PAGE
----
To claim that Mario Kart 8 Deluxe’s Booster Course pack is “generous” would be an understatement – we’re talking about 48 remastered courses implemented over the next year-and-a-half. All this for a 2017 racing game (or, more accurately, one that originally released in 2014)! With many series veterans turned off by the microtransaction-heavy Mario Kart Tour and its awkward controls, their desire for a straight-up sequel meets the unfortunate impasse of financial reality; Mario Kart 8 Deluxe is still selling big numbers five years after the fact, and Nintendo’s not about to undermine that Golden Mushroom-fueled momentum. In that event, why not display a gesture of goodwill by letting fans take a grand tour down Mario Kart history at a low price? (At no additional cost if you’re a Nintendo Switch Online subscriber!)
And yet, much as we’ve been enjoying our return to the world’s best kart-racer, not everything is well on Mario Circuit. As the hype following the initial trailer settled down, it quickly became apparent that the new tracks’ graphical fidelity weren’t up to par with the ultra-detailed aesthetics from the base game; in fact, some closer analyses all but proved Nintendo was brushing up ported Mario Kart Tour tracks, as opposed to rebuilding these courses from the ground-up. Combined with the absence of anti-gravity – Mario Kart 8’s signature visual and gameplay attraction – and it’s rendered rather obvious that the Booster Course is but a budget stop-gap for the next big Mario Kart.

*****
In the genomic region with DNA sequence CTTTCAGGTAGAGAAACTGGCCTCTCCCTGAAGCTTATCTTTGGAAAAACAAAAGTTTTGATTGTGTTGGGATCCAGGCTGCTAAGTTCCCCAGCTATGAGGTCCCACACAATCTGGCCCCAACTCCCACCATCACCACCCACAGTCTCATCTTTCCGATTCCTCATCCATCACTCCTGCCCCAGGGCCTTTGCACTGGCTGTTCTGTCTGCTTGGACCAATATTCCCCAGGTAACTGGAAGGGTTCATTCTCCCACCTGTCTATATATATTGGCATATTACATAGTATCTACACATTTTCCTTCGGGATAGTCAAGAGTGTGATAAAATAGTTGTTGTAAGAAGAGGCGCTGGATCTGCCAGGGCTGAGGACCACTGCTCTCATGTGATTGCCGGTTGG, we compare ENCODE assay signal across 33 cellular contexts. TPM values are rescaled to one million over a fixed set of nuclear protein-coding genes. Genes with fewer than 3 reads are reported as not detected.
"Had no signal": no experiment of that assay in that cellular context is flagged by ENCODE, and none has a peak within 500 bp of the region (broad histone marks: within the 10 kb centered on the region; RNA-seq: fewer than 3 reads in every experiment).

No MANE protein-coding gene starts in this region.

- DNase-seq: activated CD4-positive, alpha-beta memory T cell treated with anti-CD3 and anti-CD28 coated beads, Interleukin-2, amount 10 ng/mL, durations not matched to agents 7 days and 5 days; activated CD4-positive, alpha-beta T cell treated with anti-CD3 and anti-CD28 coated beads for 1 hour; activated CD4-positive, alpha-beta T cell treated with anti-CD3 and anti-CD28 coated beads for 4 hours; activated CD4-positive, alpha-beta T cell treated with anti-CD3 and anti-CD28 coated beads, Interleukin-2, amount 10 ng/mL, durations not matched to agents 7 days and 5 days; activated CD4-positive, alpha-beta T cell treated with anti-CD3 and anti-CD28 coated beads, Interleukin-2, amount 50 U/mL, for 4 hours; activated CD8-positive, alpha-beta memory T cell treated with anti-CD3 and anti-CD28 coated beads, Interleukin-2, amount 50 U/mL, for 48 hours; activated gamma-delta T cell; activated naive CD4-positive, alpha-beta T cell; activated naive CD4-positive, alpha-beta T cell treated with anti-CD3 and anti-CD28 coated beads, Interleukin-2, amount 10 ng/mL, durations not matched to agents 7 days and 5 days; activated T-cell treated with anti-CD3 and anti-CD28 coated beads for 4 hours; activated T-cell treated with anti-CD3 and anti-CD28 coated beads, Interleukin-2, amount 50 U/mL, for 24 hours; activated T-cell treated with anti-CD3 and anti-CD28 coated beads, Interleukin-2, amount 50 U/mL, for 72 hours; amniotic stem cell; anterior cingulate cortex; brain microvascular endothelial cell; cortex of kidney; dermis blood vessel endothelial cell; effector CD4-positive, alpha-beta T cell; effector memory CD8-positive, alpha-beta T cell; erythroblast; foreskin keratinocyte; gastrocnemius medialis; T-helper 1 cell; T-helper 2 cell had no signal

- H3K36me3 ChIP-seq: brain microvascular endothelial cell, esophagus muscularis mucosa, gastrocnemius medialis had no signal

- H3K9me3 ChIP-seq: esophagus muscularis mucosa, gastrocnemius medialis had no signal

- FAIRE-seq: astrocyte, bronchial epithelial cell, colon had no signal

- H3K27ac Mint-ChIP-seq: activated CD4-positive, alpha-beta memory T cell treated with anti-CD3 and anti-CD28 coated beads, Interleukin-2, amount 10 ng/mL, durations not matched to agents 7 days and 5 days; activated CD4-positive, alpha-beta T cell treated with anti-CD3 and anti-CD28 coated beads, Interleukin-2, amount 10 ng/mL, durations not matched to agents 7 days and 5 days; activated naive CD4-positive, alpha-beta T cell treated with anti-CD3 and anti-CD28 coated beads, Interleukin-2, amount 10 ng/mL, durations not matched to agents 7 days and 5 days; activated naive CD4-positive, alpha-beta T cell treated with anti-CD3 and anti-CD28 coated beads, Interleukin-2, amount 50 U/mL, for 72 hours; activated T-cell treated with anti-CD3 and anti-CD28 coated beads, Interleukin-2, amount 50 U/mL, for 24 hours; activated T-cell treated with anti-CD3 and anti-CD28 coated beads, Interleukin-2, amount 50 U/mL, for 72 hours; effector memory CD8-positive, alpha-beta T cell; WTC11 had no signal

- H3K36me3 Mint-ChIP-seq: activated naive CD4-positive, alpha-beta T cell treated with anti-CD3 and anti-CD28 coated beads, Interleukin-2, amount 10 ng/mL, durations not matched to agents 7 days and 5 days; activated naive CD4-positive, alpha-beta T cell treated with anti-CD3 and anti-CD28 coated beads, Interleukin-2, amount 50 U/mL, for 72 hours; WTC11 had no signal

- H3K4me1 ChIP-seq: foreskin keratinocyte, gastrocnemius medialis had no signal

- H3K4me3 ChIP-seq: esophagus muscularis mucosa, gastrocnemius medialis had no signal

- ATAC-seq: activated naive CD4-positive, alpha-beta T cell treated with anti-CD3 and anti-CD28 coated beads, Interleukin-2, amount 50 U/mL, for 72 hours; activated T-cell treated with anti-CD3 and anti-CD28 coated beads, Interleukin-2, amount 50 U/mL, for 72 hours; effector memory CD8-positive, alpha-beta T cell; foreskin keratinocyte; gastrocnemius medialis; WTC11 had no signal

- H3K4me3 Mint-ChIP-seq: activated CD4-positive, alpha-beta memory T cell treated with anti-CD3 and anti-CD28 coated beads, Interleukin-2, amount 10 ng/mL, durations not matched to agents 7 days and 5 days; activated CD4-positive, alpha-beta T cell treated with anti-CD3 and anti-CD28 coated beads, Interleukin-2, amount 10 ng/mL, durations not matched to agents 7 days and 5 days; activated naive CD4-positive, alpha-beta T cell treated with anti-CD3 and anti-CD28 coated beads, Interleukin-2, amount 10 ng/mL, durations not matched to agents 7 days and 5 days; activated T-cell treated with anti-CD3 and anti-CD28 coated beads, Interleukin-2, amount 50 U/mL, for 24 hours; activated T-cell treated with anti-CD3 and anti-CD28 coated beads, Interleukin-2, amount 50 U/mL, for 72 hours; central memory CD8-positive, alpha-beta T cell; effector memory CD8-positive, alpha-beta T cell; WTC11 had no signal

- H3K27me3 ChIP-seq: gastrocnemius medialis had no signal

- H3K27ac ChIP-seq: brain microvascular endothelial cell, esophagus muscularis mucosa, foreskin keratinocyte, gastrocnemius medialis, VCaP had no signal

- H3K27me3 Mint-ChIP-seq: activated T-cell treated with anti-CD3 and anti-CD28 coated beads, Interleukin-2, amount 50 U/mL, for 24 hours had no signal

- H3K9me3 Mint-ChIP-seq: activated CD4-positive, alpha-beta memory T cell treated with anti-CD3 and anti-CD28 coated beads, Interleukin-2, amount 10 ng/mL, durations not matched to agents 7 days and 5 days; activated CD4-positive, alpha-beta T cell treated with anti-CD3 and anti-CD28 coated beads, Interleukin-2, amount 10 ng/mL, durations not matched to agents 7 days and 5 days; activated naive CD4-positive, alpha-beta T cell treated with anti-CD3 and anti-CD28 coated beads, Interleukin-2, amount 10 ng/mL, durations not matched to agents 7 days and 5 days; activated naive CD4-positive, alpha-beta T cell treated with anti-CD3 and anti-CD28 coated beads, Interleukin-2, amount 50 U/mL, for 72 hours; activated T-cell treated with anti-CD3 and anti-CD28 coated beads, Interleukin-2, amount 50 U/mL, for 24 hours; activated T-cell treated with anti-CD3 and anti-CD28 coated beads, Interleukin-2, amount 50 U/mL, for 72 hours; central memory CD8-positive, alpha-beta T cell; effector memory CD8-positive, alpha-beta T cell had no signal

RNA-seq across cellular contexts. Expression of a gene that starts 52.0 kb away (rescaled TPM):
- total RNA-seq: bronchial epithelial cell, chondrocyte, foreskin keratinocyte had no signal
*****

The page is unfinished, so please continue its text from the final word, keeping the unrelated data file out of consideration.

Chocobo GP Review - It'll make you go Kweh!
...until you realize it's microsanction-city, that is.
It doesn’t take a genius to recognize that Chocobo GP bears little tonal resemblance to its Final Fantasy progenitors, what with the brooding sadsacks and multi-layered epics substituted by deformed, doe-eyed Behemoths and kiddie cartoon escapades. Yet, there’s something to be said about Chocobo GP’s own tonal dissonance. Within a span of three minutes, we’re treated to an opening cinematic accompanied by a rock guitar, a gritty, cutthroat version of the Chocobo theme arranged with all the brutality of a monster truck rally, and then a peppy sing-along for the main menu that’d be right at home on Nick Jr. (“Ah, how well we get along~ But oh, when the race is on~ No one can stop me on my way! Straight! To vict-tory!”)